Re-Using Success.



I still have a lot of plastic in my cupboards.

I have been making a real effort to re-purpose a lot of it because I don't think there is any sense in just throwing it all into landfill. It defeats the purpose.

Slowly but surely I have been changing over some of the storage containers in my cooking cupboard, a cupboard I have above my main prep area so I can just reach up and grab everything I need.
The large glass jars are from buying coffee in bulk and the smaller jars are from local oysters. They have a plastic lid unfortunately, but I still like to re-use them.

I have labeled the jars very simply with a permanent texta.

I enjoy opening the cupboard and looking at all the cooking supplies. I can see at a glance what needs to be topped up, often from a bigger supply in the pantry. I especially enjoy decanting the farmer's market honey into my little pour bottle which makes it easier to manage and easier to pour out a little for a cup of tea or to add to a recipe. I also like having my spices in bigger containers because I use so much of them.

But most of all I love the fact that the containers are NUDE. There are no brand names, no bold colours and no in your face slogans. It makes me feel all 'Little House on the Prairie -ish' LOL or maybe even a bit 'Waltons-ish' - knowing I can send John Boy to the store for a pound of sugar any time soon!

- Gotta love a spoon full of madness each and every day.
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Garden Update: Compost Bin Changeover

Garden Update: Compost Bin Changeover


The time had arrived to empty the compost bin. We have a pretty plain compost bin. I won it in a radio trivia competition. That was about ten years ago and it still seems to be going strong.

I don't know whether we do it the 'right' way or not, but for years we have been using the same system with great success. We simply fill the bin with scraps from the kitchen, the garden and the some paper and try to keep the balance right between wet and dry materials.

The bin is made of two halves that are wired together in the middle on both sides. When the bin is full I simply undo the wire twists and am left with a perfect pile. You can see in the picture above that the material on the top hasn't broken down yet but as you look down the pile - it is perfect.

By this stage the girls get a whiff of what is happening and they start hanging around - begging to be let into the garden area.

I then move the compost to a new location (this time it is right next to where it was) and wire it back together. I sit the bin up on a couple of bricks and put some twigs in the bottom for air circulation. I then lift the top centimetres off the old pile and put it back in the bottom of the compost bin in the new location.

We then fenced off a small area and let the girls come in and have a good dig through everything for a couple of hours before we scraped it all up and put it on the garden. The girls went absolutely mad! They scratched and pecked and jumped on bugs. It really was a joy to watch!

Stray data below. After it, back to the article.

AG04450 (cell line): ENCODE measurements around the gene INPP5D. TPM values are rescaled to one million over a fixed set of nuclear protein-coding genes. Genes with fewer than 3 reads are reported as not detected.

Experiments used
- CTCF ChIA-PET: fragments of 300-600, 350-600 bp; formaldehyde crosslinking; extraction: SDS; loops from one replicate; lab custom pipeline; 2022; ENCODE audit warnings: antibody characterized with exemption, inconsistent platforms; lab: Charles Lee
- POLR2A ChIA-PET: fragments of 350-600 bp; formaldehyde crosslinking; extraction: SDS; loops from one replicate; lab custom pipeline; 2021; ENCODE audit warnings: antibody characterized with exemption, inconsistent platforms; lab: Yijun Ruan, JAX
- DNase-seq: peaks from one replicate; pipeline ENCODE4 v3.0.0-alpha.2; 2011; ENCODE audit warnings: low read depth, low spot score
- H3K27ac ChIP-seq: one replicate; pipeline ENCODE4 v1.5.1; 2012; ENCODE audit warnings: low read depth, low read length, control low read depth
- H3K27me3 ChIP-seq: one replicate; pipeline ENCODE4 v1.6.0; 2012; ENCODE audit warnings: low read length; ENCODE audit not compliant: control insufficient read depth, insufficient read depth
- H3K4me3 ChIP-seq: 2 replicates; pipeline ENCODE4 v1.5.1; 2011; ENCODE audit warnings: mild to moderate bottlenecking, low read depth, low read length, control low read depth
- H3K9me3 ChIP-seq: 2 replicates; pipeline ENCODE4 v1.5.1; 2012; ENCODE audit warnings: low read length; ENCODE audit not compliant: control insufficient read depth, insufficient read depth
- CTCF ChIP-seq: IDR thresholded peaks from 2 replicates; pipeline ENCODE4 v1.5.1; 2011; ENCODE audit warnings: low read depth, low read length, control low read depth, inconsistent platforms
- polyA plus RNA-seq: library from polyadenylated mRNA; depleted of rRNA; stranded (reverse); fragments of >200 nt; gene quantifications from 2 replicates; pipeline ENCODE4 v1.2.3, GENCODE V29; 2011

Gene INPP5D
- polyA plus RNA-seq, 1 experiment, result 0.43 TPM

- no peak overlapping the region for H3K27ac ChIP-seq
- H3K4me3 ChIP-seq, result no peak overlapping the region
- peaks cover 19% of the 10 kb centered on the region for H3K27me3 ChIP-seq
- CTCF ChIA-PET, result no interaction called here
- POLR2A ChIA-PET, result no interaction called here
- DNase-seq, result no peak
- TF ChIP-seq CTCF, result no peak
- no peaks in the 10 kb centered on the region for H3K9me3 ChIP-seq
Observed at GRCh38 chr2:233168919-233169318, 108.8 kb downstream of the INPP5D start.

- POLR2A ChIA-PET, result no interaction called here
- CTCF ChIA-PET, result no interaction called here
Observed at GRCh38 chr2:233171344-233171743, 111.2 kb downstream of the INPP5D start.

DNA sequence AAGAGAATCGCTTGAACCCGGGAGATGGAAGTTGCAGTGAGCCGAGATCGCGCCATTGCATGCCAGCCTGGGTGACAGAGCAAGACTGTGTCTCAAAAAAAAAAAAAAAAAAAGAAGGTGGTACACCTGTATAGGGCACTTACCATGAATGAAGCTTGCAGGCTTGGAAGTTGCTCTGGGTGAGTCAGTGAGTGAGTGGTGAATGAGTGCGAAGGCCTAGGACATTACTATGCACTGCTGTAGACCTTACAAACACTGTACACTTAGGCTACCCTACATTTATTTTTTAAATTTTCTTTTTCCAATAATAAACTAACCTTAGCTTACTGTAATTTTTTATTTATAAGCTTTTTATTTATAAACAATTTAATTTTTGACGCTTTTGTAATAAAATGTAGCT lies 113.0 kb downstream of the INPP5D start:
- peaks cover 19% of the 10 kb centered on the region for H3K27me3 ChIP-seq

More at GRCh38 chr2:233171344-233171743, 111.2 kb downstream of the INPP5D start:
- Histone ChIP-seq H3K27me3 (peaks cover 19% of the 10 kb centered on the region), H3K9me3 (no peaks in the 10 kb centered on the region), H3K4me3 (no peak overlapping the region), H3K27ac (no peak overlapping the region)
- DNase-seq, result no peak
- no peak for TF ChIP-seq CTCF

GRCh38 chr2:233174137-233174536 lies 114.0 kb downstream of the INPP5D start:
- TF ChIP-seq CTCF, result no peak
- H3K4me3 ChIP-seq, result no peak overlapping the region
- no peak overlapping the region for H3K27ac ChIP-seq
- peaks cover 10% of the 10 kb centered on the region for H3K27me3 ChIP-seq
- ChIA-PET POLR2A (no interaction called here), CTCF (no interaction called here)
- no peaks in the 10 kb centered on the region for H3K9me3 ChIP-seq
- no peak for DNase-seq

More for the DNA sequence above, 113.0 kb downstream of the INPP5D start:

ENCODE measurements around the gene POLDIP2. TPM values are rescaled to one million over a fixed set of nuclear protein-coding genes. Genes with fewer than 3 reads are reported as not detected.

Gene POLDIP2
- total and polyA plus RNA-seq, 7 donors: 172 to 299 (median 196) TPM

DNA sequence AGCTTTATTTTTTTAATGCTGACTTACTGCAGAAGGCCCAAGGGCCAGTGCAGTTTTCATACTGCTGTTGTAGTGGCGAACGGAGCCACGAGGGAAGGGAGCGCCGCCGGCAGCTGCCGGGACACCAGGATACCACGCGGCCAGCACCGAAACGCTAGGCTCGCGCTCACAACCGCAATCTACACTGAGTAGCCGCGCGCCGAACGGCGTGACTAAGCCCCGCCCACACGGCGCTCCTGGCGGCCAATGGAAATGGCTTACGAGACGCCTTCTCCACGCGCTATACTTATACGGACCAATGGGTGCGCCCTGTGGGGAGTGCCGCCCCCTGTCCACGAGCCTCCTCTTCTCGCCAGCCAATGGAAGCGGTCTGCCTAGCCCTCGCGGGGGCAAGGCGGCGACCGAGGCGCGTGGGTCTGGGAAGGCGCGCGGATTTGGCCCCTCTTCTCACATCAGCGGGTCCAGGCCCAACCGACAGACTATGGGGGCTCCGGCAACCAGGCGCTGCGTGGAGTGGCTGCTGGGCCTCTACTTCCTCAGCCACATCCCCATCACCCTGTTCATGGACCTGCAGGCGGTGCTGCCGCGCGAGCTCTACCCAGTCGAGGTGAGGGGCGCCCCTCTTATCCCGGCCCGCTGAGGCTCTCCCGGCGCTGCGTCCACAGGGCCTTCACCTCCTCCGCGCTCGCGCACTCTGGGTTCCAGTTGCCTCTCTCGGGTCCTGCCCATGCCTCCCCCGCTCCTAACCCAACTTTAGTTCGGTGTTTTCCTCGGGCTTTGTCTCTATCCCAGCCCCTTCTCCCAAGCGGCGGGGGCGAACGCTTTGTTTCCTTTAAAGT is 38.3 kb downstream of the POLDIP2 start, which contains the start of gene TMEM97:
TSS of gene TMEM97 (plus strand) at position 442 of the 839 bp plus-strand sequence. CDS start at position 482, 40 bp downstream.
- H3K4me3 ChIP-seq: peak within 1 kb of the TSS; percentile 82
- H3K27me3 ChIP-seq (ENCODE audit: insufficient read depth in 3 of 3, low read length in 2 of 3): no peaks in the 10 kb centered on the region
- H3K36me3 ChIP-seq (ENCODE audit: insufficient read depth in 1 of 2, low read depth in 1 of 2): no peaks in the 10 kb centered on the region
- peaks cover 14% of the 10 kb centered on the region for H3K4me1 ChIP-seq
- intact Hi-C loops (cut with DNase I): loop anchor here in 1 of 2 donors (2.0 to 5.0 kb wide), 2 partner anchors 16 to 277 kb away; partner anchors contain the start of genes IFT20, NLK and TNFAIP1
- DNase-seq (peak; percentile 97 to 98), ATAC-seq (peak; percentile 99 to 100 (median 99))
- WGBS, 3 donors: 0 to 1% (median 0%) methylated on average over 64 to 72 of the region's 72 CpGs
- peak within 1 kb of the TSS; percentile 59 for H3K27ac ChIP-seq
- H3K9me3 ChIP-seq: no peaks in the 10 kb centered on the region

We also cleaned out the chook house and added the manure to the compost.
It is amazing to think that we put the soil compost on the garden and grow things and then mulch up the plants and put them in the compost which in turn becomes the dirt that we grow things in again. It is a complete circle....... the circle of {life} !
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Nothing To Leave The Block

Nothing To Leave The Block




I often think of the ideal of nothing leaving our block. I have written before about thinking ' what if everything we bought onto our suburban block was to stay here'. Imagine if we had to use, re-use, recycle or dispose of every little thing that came onto the block. I could go to the shop and buy what I needed - flour, sugar etc. That wold be fine because I can tear up the paper packaging and put it in the compost to break down. But when it comes to other forms of packaging I am totally lost. Where would I put the plastic wrap from the inside of a packet ? What about the bag that the oranges came in or the plastic tray in the rice cracker packet ?


If nothing was to leave the block I would have to start a little pile behind the shed, then maybe in the roof, then under the house....... how much would I use in a month... a year ??


:: I often think like this::


Of late I have even been suspicious of recycling systems. We put all our recycling into a different coloured wheelie bin and it is taken "away" wherever that may be. I have read quite a bit recently about how the price of recycled materials has dropped to the point where it is not financially viable to process the materials. Will companies still process recycled goods without a profit ? Out of the goodness of their hearts or their love of the environment ? ( that's for you to answer, but I know what my gut tells me)


So in keeping with my gut, I am still attempting to not have things leave the block, even if they are 'recycle' worthy.


The picture above is of my compost bin in the kitchen. I tear up any packaging or paper that will breakdown as well.